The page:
By Jay Teitel - Tuesday, November 13, 2012 - 0 Comments
For example, he once made 5,127 prototypes of a vacuum
Recently I had lunch at my neighbourhood mall, and afterwards I retired to the food-court facilities to wash my hands. Done with rinsing, I looked, as is my wont, for the paper-towel dispenser. It wasn’t where it normally was. Nor was the air hand-dryer, of the standard useless type that had turned me into a paper-towel devotee in general. In place of both was a waist-high, pewter-coloured apparatus with a pair of scooped, hand-shaped cut-outs, bordered in canary-yellow plastic. Dyson Airblade, read the name on the machine. “Insert hands to dry. Raise and lower hands through airflow. Your hands will be dry in 12 seconds.” I inserted my hands, feeling like a bit of an idiot. The machine hummed on immediately; the air that assaulted me was like a blade, albeit a room-temperature blade, powerful and sharp, but pleasantly so. Hoping against hope, I counted to 12. I removed my hands.
They were dry.
My hands were dry. It was a miracle. Here was a hand-dryer that actually worked, and not only worked, but worked without using heat to evaporate the water on my hands; instead it scraped it off with 640 km/h blades of forced cool air, in the process saving 80 per cent in electrical costs and making the Airblade more environmentally sustainable and hygienic than hot air dryers or paper towels. It was enough to make me want to find the person responsible, and offer him my congratulations and gratitude. Continue…
By Paul Wells - Friday, February 17, 2012 at 10:50 AM - 0 Comments
The prime minister’s trip wasn’t about trade, goodwill or pandas. It was about crushing his opposition at home.
Foreign ships have been putting into the Cuntan port in Chongqing, on the Yangtze River 1,700 km west of Shanghai, since 1891. But these days the whole region has a new vocation. All of a sudden Chongqing has become a major assembly and export centre for cheap laptop computers designed in Taiwan. Very soon, 50 million laptops a year will be leaving the port, bound for the world.
Sometimes ships come into port too.
On Feb. 11, Stephen and Laureen Harper strolled along the Cuntan dockside, chatting with International Trade Minister Ed Fast while a Canadian television news camera crew recorded the moment for posterity. The Harpers paused next to a dirty white steel shipping container draped with a Canadian flag. Work crews opened the container’s steel doors. The Harpers watched as somebody opened one of the cardboard boxes inside the container.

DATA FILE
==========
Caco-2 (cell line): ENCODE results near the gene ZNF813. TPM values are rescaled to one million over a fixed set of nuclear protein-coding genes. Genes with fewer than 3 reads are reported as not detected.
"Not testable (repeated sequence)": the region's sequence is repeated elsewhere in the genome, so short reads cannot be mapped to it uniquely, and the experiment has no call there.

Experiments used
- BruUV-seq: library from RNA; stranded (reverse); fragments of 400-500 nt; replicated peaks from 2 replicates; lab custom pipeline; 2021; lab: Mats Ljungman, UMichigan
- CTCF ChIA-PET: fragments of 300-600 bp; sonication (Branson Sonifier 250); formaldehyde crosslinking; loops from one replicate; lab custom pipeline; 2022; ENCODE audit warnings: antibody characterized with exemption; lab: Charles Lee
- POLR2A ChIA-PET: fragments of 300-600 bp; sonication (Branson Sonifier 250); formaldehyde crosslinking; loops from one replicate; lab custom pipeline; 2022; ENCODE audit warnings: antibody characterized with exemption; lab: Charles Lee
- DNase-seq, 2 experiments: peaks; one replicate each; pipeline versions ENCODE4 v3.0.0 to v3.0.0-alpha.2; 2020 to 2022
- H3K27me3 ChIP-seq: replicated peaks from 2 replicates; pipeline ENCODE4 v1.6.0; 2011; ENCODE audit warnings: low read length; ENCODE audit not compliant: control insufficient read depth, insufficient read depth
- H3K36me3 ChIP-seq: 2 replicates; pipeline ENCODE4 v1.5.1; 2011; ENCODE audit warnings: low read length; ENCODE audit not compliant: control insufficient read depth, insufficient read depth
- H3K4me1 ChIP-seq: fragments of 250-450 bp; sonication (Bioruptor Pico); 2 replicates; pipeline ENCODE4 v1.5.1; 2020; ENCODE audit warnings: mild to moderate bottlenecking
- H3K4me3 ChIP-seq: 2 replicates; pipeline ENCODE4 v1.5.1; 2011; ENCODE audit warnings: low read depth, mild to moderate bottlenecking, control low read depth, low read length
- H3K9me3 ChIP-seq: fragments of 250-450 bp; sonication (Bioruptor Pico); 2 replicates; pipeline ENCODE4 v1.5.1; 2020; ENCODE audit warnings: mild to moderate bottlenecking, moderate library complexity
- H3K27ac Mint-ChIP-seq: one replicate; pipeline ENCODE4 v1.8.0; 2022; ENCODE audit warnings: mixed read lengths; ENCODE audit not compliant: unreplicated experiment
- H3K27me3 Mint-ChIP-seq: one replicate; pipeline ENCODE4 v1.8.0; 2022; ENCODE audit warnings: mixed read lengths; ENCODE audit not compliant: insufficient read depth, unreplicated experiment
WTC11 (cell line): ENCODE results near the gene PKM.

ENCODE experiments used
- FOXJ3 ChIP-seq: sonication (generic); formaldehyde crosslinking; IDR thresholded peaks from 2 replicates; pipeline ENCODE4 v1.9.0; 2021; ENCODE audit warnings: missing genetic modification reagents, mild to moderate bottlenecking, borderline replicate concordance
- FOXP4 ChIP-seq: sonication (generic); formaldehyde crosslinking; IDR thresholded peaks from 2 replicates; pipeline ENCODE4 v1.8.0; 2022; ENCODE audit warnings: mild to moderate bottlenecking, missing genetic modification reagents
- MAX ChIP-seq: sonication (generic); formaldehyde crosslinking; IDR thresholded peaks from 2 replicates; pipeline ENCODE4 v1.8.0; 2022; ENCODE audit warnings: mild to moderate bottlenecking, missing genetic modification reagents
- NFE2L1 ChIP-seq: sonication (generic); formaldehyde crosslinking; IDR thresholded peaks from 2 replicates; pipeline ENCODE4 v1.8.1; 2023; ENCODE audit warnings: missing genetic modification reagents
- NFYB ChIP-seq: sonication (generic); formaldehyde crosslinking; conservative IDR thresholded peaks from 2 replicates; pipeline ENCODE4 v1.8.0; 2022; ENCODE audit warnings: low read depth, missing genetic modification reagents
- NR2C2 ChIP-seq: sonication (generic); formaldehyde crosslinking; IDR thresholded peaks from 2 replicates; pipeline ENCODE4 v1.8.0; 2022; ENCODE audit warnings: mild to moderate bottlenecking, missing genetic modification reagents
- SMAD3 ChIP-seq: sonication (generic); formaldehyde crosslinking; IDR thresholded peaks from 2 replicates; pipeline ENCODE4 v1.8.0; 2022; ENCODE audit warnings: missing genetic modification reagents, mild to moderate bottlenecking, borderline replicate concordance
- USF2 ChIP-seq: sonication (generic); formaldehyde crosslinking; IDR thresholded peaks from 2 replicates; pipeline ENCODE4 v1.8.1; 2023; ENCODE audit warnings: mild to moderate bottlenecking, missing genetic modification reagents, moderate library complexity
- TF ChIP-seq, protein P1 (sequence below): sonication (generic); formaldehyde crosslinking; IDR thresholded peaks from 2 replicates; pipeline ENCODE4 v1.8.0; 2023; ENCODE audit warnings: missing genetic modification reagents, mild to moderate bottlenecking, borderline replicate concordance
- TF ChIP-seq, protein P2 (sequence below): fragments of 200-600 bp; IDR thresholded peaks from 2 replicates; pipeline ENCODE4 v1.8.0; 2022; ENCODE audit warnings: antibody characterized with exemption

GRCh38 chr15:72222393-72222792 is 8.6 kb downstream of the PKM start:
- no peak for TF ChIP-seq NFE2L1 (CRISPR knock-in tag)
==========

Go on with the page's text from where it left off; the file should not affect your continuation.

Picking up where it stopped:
“It’s pork,” somebody said. “From Canada!”
“All the way from Winnipeg,” the Prime Minister chimed in.
By Jason Kirby - Tuesday, April 26, 2011 at 11:00 AM - 0 Comments
Procter & Gamble has told its suppliers to regularly report their energy consumption rates
Procter & Gamble, the consumer products giant behind Tide, Crest toothpaste and Gillette, has told its suppliers to regularly report their energy consumption rates. The thinking is simple: if P&G can drive down its suppliers’ energy costs now, it could enjoy a price advantage over competitors later on if oil prices keep rising.
The program began last year with a survey to P&G’s raw material suppliers and even ad agencies, asking for information on energy consumption and greenhouse gas emissions, according to a story in Fast Company. More than 80 per cent responded, and of them, 94 per cent reported their electricity usage. This year, any company that doesn’t fill in the form won’t be able to do business with P&G.
The company has a big carrot to accompany its sizable stick. Suppliers who lower their energy consumption or offer useful energy efficiency advice get a higher rating, which will translate into a boost in business from P&G.